• Becca Boudreaux

Hiking With Your Dog

Updated: Sep 3, 2020

With most of us currently under stay-at-home orders due to COVID-19, one of the few things we can do right now is to get outside. Hiking with your dog can be more than just a good way to escape the stress we are under. It can also be a great bonding experience. Whether you're heading out for a short walk in the woods or if you're planning a multi-day camping adventure with your pup, here are a few tips from Train Pro Dogs on how to have a safe pet-friendly adventure in the woods:



Hiking with your Dog

Obey the rules Many National parks don’t allow dogs at all. Others require your dog be leashed at all times. Some allow you to have your dog off leash as long as they are under voice control. Make sure you know the rules and abide by them for everyone's safety. Just because your dog is friendly, doesn't mean you won't come across another dog, or wild animal, that isn't.


At Train Pro Dogs, we can help ensure your dog is trained in basic commands and is off-leash reliable. Just remember there can be lots of new and exciting distractions in the woods so always be sure your dog is wearing an up-to-date identification tag.


Leave no trace It’s up to each of us to take care of and respect Mother Nature. Always remember to practice the leave no trace rule. Don’t litter, keep your dog on the trails, pick up and dispose of your dog’s waste and leave everything, plant or animal, exactly where you found it.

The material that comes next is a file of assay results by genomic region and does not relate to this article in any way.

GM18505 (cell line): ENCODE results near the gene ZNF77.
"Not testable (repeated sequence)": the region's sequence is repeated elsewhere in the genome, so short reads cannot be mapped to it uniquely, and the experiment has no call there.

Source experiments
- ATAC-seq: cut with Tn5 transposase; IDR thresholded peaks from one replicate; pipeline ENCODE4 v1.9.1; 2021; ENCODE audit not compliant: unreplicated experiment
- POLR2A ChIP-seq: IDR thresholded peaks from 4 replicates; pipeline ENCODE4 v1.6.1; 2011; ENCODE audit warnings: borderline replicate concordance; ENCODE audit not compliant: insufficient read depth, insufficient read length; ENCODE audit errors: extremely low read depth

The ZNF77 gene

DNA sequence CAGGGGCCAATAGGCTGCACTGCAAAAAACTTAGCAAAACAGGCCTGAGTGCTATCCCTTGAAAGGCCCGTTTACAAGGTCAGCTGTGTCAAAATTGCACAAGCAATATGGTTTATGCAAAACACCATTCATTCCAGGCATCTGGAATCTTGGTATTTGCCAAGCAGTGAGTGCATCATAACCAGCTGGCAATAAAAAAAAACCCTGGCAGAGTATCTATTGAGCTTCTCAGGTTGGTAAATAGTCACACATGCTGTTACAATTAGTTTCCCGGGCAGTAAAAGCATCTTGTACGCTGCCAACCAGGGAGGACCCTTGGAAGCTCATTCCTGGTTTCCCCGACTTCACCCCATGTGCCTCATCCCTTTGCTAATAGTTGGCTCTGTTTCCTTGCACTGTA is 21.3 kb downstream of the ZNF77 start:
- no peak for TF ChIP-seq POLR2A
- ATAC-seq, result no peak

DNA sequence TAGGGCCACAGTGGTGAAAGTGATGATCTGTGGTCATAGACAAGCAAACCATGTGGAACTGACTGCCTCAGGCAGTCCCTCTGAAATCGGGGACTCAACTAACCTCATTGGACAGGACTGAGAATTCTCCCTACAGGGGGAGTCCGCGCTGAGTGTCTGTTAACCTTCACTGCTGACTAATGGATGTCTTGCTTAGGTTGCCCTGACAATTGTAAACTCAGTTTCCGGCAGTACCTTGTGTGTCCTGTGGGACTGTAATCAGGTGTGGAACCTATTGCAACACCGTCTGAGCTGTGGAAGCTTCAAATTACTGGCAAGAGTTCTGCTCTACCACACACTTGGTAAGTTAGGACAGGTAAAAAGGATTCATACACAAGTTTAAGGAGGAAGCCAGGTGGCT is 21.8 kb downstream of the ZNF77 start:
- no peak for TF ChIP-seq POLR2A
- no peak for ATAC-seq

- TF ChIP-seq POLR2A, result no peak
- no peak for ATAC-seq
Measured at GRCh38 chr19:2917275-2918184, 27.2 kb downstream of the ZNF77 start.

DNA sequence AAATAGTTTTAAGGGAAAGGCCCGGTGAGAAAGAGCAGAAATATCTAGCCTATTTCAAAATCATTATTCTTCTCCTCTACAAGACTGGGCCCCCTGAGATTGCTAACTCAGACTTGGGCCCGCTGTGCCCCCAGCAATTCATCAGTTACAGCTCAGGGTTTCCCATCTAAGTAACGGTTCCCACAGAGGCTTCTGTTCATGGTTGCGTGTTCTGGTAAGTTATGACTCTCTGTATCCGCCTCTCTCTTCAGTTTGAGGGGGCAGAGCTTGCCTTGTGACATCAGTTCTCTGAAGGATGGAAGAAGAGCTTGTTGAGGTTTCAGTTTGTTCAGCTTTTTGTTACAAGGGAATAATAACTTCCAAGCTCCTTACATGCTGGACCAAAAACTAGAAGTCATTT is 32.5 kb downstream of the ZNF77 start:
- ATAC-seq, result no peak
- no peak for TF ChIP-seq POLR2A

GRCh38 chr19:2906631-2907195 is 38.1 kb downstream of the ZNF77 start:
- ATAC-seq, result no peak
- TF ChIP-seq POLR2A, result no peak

Lions and tigers and bears. Oh my. The woods are filled with wild life. Even the cute harmless ones like deer and rabbits can be dangerous for your dog if they decide to give chase. Know what animals are native to your area that you may encounter and prepare how to respond if you do. Here in Florida, alligators are a real potential threat so even if your dog is well trained, leashes are a good idea if you will be near a river or pond.


Provisions Even if you don't plan to be outside long, make sure you bring plenty of food and water for your dog. Even parks that typically have water stations, may not be filling them right now. Consider letting your dog carry their own gear. Ruffwear is by far our favorite gear for the outdoor dog. Check out their selection of doggie packs.


Health and Home check A doggie first-aid kit is a good idea to carry as well. And after a day in the woods, be sure to check your dog for ticks, bug bites, or scrapes and cuts especially on their feet. Clean and treat any small wounds but be sure to see your vet for anything concerning.


You and your dog will both benefit from time together outside.

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